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Charlotte Amalie
Friday, February 23, 2024


Mahlena Rae Johnson and Westra Bea Miller of Antilles School have received two of the highest honors that graduating high school seniors can earn.
They have been named candidates in the 36th Presidential Scholars program, which recognizes the most distinguished students in the United States and its territories, and they have qualified as finalists in the 44th annual National Merit Scholarship Program, an honor achieved by less than 1 percent of all seniors.
Selection for both awards is an unusual achievement.
These two prestigious programs choose only the most impressive students to honor, headmaster Mark C. Marin said.
Mahlena Rae and Westra were earlier named Merit Scholar semi-finalists and, based on high performance on SATs and in school, have now made the cut to become one of the 15,500 finalists in the United States and its territories.
Selection to be a Presidential Scholar is based on superior academic and artistic achievements, leadership qualities, strong character and involvement in community and school activities. To become one of the 141 Presidential Scholars, Mahlena Rae and Westra must complete numerous essays and self-assessments. The main essay question asks them to decide what three items they would leave in a time capsule as a legacy for the people of the next millennium.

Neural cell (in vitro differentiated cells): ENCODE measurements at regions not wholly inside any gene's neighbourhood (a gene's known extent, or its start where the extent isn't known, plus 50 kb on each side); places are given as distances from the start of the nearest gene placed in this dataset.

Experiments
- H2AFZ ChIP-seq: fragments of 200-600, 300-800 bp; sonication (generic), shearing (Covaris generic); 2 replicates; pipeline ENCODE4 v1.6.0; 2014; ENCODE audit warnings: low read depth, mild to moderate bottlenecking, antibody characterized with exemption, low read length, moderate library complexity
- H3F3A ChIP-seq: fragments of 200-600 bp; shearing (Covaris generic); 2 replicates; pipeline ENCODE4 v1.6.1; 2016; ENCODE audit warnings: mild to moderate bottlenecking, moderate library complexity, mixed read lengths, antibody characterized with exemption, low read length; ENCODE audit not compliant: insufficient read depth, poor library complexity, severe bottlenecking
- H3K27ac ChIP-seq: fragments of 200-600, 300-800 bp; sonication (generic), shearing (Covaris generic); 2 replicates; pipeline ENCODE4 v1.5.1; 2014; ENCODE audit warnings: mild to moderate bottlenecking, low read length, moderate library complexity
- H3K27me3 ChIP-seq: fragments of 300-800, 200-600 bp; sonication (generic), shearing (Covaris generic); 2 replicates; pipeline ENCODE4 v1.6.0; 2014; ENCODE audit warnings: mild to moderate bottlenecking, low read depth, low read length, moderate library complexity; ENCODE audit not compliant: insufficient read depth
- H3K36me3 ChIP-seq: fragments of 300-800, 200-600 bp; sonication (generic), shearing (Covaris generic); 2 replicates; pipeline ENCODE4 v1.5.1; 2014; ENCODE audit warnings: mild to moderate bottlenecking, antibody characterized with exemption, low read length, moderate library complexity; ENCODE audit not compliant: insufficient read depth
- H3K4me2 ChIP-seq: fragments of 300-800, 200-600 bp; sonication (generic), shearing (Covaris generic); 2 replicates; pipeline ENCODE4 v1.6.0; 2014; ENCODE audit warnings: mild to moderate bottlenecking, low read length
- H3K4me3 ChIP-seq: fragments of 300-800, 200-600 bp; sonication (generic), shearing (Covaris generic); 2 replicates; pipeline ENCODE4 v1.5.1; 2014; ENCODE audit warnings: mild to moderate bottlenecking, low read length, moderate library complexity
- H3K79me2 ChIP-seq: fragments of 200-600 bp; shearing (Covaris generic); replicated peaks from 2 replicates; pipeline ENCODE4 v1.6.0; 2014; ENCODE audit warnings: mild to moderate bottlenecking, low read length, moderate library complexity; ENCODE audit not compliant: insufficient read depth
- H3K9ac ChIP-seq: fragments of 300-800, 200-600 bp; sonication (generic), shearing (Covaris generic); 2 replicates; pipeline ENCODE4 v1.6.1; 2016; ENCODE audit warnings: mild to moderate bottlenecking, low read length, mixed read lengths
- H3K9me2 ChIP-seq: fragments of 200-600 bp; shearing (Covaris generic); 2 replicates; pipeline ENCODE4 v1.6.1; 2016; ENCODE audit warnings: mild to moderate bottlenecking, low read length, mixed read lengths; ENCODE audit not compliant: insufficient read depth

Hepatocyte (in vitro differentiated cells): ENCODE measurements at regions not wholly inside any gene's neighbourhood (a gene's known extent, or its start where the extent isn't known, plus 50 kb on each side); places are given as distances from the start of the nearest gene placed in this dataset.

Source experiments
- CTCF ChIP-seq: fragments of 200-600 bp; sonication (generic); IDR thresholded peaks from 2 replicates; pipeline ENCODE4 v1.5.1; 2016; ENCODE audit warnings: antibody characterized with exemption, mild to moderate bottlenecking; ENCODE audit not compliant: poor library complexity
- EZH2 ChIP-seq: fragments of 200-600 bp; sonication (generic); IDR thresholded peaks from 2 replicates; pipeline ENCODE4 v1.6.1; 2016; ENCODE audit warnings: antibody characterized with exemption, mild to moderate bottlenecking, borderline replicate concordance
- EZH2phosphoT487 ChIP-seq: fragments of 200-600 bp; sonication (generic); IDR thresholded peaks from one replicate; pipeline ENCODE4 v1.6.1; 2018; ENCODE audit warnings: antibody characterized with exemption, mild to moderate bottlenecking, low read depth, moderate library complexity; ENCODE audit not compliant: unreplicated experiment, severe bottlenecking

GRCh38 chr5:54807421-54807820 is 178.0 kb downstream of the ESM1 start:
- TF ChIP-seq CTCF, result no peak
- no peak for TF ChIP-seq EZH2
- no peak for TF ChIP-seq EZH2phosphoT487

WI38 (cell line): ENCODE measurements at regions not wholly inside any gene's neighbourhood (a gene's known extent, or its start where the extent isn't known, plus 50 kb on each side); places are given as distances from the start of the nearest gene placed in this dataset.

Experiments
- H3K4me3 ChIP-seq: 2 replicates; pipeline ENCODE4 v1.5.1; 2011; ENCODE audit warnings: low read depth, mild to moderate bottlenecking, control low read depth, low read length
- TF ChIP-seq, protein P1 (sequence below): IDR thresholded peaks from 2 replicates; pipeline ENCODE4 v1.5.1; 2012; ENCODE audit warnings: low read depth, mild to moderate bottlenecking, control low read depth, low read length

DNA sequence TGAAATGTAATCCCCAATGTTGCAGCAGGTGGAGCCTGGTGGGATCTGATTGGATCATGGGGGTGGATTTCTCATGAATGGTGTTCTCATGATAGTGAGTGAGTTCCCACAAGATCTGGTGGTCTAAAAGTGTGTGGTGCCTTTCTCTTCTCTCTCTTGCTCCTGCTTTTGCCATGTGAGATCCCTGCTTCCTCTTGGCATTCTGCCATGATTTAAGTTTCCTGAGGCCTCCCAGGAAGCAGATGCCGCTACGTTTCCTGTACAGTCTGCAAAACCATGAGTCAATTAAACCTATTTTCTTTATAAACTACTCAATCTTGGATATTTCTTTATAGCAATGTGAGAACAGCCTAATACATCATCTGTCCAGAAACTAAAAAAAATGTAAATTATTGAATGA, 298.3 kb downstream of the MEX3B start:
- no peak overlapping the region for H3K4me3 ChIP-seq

Daughter of entrepreneur Cheryl Miller, Westra has many interests; last summer she took classes in fiction writing and poetry at Barnard College in New York City. But her major interest has long been science.
When I was little, my mother kept little AMA encyclopedias in our bathroom and I would go in and sit on the floor for hours and just read them, Westra says.
While undecided about which college she will attend, Westra knows that she wants to be a practicing physician.
Mahlena Rae Johnson wants to be a filmmaker. She has decided to attend Loyola Marymount University in Los Angeles, where she was accepted as an early decision candidate, because of its strong film studies program.
Daughter of Edith Ramsay-Johnson, who teaches nursing at UVI, Mahlena Rae cannot remember a time when she did not enjoy movies. For a while she wanted to be an actress, but two summer experiences exposed her to making videos and film, a session on the art of making videos at Wellesley College, and a program at Boston University, where she made two short films.
Now I ve decided I would like control all aspects that go into making a film, she says.
As National Merit Scholar finalists, Mahlena Rae and Westra are now eligible for one of the 7,600 scholarships funded by the National Merit Scholarship Corp. by corporate sponsors and by colleges.
Their essay submissions and school transcripts will determine whether they become Presidential Scholars. A group of 30 appointed by the president will choose two from each state and territory, up to 20 from the creative and performing arts and 15 at-large students and announce their decisions in May.

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